Japanese advertising giant Dentsu Inc. said Tuesday it will pay about 2.4 billion yen ($22 million) to its employees next month in unpaid overtime for the two years up to March 2017 following its conviction of labor practice violations.

Some workers at Dentsu refrained from reporting overtime hours when they were checking data or doing other office work beyond their regular hours, regarding the extra hours as "self-improvement" activities, the company said.

Dentsu began encouraging its workers to report their unpaid overtime hours after labor inspectors ordered the company to scrutinize their working hours and conditions.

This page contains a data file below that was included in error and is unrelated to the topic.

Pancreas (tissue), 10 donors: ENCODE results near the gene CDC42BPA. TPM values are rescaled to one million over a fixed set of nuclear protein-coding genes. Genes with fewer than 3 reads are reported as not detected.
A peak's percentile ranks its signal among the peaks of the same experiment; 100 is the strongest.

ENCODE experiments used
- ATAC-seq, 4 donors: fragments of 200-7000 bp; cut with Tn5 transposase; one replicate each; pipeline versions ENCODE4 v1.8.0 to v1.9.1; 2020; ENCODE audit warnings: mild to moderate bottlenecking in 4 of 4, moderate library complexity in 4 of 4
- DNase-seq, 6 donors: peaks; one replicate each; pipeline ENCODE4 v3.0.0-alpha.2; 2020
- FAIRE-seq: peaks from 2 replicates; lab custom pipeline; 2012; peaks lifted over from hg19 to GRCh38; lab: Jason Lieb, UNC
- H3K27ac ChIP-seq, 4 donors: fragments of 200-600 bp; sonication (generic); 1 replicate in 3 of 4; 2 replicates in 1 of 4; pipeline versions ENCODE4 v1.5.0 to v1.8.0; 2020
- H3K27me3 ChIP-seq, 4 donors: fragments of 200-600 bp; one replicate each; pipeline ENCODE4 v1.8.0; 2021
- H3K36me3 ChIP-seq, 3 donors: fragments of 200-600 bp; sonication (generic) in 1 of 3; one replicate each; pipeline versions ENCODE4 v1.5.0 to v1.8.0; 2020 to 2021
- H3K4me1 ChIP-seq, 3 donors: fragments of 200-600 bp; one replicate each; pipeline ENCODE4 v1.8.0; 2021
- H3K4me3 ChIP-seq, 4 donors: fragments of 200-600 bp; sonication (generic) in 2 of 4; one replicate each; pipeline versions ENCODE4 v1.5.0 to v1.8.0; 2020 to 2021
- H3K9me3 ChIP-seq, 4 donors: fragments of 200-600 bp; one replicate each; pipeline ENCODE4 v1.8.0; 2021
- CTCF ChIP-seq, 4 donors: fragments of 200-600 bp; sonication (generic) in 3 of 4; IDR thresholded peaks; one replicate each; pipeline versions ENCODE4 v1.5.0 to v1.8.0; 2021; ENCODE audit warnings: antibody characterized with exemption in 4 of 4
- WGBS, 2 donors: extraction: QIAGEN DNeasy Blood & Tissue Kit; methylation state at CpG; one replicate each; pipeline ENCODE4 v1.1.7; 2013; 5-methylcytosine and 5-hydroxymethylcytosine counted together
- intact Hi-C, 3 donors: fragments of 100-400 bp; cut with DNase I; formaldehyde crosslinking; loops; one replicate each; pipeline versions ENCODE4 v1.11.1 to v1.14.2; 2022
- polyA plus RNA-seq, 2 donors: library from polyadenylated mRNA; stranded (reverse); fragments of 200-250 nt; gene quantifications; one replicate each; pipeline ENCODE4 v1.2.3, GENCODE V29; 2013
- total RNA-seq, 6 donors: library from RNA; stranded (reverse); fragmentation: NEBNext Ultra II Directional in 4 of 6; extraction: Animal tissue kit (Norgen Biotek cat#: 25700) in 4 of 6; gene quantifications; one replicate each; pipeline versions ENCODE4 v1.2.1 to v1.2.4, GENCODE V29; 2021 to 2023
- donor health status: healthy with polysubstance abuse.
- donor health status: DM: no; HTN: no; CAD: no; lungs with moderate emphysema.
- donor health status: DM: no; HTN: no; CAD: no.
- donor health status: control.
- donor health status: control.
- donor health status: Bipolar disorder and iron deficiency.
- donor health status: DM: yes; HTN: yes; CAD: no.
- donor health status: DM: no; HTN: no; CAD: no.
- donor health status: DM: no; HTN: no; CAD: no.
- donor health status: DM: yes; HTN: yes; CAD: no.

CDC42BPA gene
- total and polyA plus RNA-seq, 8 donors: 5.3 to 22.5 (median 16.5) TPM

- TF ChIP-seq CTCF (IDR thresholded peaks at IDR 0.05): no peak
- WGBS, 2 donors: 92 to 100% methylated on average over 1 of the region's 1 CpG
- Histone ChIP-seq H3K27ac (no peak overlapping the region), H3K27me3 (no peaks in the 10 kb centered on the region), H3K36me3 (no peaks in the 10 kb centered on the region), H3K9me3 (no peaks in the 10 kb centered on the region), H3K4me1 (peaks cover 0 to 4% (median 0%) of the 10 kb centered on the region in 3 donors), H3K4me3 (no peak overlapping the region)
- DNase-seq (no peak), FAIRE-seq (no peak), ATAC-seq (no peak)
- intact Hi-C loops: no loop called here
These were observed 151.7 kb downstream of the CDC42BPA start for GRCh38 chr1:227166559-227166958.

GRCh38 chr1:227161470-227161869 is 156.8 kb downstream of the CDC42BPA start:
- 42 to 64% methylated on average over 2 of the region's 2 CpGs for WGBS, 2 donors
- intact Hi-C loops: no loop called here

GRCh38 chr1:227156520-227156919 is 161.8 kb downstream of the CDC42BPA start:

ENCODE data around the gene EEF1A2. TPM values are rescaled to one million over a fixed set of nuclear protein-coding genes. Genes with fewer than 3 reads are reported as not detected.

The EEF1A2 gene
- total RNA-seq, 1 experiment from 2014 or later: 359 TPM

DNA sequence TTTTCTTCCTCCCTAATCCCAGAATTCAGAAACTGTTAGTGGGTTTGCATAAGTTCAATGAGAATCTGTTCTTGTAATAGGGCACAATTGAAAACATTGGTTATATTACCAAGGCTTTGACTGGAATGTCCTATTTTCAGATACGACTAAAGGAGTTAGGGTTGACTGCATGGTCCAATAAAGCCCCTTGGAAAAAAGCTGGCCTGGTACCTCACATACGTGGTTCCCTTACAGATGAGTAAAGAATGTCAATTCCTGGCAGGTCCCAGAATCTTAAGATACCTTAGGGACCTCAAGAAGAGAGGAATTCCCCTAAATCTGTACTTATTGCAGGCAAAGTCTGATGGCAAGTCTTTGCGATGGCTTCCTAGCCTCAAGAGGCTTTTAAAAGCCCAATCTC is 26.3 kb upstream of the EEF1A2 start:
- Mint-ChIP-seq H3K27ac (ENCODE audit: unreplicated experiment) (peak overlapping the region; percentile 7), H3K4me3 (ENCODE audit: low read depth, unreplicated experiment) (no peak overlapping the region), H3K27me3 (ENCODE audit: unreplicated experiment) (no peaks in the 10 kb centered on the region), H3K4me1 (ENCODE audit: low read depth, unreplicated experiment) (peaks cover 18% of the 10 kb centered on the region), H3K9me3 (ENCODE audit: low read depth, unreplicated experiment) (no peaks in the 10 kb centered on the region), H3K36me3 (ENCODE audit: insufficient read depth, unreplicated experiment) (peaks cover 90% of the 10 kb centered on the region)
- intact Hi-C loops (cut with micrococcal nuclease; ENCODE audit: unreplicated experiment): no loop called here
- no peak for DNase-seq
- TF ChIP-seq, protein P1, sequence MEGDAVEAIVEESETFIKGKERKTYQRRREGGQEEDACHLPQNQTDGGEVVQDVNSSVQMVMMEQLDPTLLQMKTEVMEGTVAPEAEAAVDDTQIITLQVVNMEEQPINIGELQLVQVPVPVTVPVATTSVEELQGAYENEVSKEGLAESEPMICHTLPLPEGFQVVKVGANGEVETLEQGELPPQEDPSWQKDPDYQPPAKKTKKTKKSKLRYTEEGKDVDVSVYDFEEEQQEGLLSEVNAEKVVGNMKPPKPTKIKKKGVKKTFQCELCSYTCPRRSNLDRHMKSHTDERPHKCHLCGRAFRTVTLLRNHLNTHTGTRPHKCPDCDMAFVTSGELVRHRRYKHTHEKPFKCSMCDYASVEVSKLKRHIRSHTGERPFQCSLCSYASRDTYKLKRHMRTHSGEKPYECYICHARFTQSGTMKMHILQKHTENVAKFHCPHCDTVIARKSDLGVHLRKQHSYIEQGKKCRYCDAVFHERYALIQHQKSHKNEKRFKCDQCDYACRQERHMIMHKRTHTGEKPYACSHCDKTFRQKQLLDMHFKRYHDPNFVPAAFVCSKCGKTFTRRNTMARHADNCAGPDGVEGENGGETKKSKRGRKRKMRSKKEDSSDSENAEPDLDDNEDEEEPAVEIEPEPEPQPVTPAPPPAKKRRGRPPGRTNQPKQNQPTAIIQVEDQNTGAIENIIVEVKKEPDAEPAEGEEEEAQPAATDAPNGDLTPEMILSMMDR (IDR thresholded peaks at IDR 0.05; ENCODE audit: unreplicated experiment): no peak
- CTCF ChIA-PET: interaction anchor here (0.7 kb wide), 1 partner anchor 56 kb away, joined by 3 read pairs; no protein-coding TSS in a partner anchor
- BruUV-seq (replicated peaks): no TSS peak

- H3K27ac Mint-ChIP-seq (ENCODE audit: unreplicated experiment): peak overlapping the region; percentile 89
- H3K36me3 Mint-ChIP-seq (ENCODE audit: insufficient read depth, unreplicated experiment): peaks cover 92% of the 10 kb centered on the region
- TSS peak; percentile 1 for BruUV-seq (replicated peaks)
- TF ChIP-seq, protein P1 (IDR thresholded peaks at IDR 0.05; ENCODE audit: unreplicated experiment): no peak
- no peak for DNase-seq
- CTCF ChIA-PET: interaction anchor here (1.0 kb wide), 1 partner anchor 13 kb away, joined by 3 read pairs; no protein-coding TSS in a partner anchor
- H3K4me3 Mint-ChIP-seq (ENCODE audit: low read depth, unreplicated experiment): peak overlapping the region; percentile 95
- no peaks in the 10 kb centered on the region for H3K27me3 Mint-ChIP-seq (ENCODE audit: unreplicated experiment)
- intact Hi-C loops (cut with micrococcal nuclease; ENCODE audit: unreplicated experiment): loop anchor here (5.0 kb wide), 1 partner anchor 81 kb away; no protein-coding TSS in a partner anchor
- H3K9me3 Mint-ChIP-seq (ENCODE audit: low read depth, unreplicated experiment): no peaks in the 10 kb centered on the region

In October, the ad agency was ordered by a court to pay 500,000 yen for labor practice violations, which resulted in the 2015 suicide of a new female recruit due to excessive overtime work.

The company's practice that led to the death of 24-year-old Matsuri Takahashi sparked a national debate over severe working conditions in Japan and prodded the government and business circles to start improving working environments.

In its earnings report for the January-September period, Dentsu earmarked some 2.37 billion yen for "lump sum payments related to working hours."

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